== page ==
Patchwork of destruction left by deadly California wildfires; at least 41 people dead

An air tanker drops retardant to contain a wildfire outside Santa Rosa, California, U.S., October 15, 2017. REUTERS/Jim Urquhart
An air tanker drops retardant to contain a wildfire outside Santa Rosa, California, U.S., October 15, 2017. REUTERS/Jim Urquhart

SANTA ROSA, Calif. — Californians on Monday picked through the debris of homes and businesses incinerated by the deadliest wildfires in the state’s history while firefighters hoped to have the blazes contained by Friday.

At least 41 people have died in the week of fires and crews were still searching for bodies in the state’s celebrated wine country.

With the most destructive fires more than half contained by Monday, tens of thousands of people who fled the flames in hard-hit Sonoma County were allowed to return to their homes north of San Francisco. About 40,000 people remain displaced.

More than 5,700 structures were destroyed by more than a dozen wildfires that ignited a week ago and consumed an area larger than New York City. Entire neighborhoods in the city of Santa Rosa were reduced to ashes.

About 11,000 firefighters supported by air tankers and helicopters were battling blazes, which have consumed more than 213,000 acres (86,200 hectares). Cal Fire, the state’s firefighting agency, was hopeful the blazes would be contained by Friday.

“The weather has improved from the high, dry winds we experienced last week, but there’s still winds and high temperatures at high elevations,” said Cal Fire spokeswoman Amy Head. “Even if the winds don’t pick up, it’s really steep country and we could have some issues with embers flying across lines. We’re not out of the woods yet.”

Mendocino County authorities said power company PG&E would begin flying low in the county to check lines and re-establish power.


Paul Neel, 65, the superintendent at a 20-home housing development being built in Santa Rosa, returned to the site for the first time in more than a week on Monday to find his office trailer, thousands of dollars worth of tools and building plans and permits destroyed.

But the wood frames of the still-under-construction houses were intact, with just one needing a few pieces of wood replaced. That was good news to Neel, who said it would allow him to have the first house ready for occupants by Jan. 1.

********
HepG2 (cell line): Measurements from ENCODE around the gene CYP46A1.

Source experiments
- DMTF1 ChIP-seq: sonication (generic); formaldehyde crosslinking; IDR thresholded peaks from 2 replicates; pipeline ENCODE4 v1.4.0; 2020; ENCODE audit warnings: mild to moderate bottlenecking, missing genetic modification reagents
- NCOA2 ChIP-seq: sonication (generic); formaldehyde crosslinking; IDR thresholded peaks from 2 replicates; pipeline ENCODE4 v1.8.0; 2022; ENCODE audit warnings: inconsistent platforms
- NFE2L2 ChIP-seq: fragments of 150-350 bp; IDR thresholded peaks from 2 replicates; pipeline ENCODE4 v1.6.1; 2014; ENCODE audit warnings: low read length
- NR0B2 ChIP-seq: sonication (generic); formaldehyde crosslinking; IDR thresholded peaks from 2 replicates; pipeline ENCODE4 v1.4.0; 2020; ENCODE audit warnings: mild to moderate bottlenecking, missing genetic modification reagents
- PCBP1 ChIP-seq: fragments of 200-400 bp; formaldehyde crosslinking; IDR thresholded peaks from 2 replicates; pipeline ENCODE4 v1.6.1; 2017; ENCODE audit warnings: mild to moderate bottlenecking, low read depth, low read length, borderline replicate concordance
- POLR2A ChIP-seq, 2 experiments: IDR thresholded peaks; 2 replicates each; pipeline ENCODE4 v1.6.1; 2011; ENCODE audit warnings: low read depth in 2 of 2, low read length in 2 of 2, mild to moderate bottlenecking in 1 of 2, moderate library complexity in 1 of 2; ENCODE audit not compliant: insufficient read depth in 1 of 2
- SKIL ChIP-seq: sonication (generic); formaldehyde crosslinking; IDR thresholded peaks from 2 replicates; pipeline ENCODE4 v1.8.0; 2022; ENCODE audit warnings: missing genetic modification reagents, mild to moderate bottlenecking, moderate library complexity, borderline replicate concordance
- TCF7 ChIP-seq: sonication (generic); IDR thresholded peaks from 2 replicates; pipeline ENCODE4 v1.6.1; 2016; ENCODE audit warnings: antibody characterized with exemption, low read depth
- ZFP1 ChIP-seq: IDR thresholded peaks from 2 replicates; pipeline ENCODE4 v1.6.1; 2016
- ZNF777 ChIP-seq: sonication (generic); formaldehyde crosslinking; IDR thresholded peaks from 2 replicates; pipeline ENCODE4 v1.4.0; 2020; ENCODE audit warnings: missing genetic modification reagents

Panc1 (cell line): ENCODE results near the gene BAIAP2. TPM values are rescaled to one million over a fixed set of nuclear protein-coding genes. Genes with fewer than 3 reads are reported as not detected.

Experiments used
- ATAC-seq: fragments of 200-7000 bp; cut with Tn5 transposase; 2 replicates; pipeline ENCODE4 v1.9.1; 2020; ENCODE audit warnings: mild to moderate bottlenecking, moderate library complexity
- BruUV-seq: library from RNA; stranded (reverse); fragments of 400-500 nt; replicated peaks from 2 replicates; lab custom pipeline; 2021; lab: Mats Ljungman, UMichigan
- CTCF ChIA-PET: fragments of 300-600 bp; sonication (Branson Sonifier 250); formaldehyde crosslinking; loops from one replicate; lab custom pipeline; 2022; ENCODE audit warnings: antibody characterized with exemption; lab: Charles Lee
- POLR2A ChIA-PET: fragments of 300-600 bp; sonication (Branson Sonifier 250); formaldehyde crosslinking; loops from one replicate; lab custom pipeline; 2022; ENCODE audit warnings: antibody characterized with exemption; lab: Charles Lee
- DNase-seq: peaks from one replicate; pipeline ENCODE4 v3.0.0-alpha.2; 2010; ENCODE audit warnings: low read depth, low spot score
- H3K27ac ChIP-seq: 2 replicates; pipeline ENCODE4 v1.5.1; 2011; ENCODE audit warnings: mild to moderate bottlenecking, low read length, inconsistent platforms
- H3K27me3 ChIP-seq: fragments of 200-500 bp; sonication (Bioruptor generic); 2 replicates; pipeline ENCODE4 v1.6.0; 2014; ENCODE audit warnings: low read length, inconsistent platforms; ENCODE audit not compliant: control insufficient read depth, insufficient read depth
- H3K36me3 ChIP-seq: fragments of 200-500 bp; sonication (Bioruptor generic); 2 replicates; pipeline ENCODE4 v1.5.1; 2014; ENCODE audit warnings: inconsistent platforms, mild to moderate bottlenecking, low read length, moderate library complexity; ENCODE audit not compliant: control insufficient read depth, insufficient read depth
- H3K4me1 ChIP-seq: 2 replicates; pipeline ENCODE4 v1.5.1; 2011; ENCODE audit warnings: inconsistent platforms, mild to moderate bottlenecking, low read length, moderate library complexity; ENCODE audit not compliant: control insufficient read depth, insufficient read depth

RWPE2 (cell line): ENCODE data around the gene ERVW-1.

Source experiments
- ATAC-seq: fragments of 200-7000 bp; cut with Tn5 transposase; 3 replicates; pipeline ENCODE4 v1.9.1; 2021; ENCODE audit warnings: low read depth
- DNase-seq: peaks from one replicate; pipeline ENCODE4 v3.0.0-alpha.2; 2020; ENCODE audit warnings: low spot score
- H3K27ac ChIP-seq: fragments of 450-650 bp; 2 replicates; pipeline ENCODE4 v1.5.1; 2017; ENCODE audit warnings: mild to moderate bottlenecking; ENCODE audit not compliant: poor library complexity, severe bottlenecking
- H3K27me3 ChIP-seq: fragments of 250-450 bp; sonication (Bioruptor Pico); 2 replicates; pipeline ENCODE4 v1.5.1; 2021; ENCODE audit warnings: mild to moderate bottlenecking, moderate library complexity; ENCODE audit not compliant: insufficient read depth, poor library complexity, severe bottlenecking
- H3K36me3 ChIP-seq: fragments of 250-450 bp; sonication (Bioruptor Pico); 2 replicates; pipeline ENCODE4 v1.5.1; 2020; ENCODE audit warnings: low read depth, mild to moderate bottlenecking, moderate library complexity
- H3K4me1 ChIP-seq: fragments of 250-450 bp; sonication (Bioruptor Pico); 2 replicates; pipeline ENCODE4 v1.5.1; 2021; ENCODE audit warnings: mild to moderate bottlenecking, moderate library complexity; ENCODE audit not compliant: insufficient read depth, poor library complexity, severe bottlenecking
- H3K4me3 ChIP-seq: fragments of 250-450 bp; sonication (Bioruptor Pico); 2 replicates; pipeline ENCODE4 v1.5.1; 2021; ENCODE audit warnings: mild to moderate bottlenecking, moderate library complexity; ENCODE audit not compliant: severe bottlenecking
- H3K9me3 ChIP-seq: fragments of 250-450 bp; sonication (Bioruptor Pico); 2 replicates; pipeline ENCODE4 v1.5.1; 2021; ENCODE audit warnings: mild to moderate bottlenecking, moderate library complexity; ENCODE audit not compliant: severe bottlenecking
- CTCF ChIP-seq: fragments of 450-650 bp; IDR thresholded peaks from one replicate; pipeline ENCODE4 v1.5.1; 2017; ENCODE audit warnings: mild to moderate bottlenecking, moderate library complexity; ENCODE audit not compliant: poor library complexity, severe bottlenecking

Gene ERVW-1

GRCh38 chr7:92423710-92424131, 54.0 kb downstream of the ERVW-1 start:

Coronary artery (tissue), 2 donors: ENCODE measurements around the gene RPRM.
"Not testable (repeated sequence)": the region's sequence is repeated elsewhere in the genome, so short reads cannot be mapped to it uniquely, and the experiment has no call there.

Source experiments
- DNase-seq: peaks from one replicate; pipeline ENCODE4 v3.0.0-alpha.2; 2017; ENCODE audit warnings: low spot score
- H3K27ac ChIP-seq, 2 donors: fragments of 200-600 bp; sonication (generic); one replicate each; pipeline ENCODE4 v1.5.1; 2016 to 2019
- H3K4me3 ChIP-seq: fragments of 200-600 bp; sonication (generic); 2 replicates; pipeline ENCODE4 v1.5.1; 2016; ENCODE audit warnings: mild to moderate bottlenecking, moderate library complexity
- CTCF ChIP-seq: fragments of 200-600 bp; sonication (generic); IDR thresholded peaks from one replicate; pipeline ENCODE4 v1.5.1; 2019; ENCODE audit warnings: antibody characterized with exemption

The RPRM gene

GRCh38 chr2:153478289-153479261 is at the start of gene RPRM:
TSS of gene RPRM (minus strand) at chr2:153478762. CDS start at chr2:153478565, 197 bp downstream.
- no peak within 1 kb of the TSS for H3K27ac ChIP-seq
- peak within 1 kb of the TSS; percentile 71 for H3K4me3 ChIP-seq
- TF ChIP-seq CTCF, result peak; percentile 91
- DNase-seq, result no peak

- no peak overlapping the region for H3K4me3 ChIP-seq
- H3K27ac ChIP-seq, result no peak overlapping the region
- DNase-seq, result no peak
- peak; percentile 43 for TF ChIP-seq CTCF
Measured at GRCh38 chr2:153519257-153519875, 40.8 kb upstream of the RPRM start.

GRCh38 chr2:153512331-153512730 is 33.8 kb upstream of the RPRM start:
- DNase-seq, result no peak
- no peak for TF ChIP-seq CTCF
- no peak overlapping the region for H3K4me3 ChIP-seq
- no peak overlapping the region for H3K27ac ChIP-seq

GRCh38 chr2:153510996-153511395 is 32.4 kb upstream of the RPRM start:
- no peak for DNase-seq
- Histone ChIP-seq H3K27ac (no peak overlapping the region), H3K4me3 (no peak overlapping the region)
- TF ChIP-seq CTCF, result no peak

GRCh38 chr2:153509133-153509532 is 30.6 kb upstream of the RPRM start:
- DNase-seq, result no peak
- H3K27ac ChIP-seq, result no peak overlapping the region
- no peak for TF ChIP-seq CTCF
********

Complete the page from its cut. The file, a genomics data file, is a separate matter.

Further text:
“We don’t have to start all over again,” he said. “Now the housing is really needed. We will try to accelerate as much as we can.”

On the same street, fire brought down a handful of existing homes, including one where a family of three picked through the ashes Monday with two shovels and two white buckets. The carcasses of six cars were parked in stalls, and a fence across one side of development had been incinerated.

About 50 search-and-rescue personnel backed by National Guard troops were going over tens of thousands of charred acres in Sonoma County for bodies, sheriff’s spokeswoman Misti Harris said.

Crews checked the wreckage of the Journey’s End mobile home park in Santa Rosa for the remains of two people missing after the blaze.

Twenty-two people were killed in Sonoma County and 174 were still listed as missing, although the number was dropping as more people checked in with authorities.

The driver of a private water tender died in Napa County in a vehicle rollover on Monday, officials said.


Firefighters gained control of two of the deadliest fires in wine country’s Napa and Sonoma counties. The Tubbs fire was 70 percent contained and the Atlas fire 68 percent contained, Cal Fire said. Half of the Redwood Valley fire was extinguished by Monday.

The 41 confirmed fatalities make the fires California’s deadliest since record-keeping began, surpassing the 29 deaths from the Griffith Park fire of 1933 in Los Angeles.

(Writing by Scott Malone; Editing by Jonathan Oatis and Bill Trott)



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